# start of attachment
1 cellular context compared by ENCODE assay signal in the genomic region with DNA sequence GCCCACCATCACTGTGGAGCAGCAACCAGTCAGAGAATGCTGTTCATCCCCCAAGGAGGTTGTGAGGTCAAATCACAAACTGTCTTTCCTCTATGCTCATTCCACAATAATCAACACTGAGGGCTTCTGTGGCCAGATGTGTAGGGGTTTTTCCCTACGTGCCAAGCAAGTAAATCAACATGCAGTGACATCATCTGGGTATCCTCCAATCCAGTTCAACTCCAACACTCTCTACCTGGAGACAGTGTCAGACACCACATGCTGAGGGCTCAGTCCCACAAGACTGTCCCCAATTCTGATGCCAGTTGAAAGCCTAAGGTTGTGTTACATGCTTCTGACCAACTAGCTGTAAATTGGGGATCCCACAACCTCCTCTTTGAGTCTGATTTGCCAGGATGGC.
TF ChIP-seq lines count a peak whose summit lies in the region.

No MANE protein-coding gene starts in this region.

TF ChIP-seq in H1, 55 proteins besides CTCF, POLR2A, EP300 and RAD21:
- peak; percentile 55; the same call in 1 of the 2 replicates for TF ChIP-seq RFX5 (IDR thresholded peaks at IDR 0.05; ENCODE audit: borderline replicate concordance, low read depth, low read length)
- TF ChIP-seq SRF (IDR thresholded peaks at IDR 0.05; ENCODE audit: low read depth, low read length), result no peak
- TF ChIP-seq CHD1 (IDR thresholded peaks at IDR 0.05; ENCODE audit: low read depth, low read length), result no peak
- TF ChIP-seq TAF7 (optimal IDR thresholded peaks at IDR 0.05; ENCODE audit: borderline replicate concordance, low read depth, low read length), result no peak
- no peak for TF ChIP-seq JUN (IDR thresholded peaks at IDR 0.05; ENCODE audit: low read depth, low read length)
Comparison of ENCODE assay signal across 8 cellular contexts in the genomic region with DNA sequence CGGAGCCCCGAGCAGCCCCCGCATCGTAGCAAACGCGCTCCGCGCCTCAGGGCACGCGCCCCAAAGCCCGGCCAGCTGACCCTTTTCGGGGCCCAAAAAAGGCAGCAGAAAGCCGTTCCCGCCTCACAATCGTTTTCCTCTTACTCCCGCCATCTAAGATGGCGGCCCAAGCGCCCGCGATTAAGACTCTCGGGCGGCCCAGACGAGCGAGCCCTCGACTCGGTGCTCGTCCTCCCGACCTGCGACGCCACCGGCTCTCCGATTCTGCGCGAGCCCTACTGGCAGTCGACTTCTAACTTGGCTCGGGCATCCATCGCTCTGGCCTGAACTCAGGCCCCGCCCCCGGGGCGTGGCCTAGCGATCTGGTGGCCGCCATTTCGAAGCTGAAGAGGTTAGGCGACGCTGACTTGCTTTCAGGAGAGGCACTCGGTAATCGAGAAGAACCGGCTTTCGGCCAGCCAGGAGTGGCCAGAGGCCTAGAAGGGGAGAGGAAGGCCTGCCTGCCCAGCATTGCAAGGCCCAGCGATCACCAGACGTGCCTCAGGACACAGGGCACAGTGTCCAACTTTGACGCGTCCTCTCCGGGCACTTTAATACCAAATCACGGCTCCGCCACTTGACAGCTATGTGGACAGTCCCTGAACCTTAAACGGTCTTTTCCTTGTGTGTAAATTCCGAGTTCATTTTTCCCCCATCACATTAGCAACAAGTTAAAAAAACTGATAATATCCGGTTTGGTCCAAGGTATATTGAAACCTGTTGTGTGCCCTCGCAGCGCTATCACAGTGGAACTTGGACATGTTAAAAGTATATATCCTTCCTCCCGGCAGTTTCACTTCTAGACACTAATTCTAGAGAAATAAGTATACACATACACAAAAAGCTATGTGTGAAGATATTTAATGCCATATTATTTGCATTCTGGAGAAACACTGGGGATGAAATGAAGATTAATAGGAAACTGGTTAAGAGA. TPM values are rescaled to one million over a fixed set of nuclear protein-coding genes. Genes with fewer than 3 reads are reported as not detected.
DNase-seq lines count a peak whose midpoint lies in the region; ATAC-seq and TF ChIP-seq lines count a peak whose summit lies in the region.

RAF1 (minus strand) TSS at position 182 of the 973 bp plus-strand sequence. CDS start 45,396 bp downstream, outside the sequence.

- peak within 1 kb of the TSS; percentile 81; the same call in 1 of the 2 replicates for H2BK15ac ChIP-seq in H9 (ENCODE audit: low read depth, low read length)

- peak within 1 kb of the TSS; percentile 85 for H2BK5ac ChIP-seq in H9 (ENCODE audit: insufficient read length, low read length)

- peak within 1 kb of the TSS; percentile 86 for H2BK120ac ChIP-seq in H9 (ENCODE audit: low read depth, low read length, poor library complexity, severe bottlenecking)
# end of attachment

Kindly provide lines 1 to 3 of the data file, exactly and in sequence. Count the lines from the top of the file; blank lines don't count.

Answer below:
1 cellular context compared by ENCODE assay signal in the genomic region with DNA sequence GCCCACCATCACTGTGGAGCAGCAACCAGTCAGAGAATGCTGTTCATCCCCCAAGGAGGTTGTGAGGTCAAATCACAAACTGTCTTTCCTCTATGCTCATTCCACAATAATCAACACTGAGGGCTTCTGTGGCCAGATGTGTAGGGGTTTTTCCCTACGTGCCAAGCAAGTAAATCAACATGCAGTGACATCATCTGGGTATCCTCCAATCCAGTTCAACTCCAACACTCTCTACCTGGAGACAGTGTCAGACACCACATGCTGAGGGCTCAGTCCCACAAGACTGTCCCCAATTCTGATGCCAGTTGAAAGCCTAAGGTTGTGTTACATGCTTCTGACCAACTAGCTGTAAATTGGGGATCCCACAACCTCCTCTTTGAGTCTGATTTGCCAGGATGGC.
TF ChIP-seq lines count a peak whose summit lies in the region.

No MANE protein-coding gene starts in this region.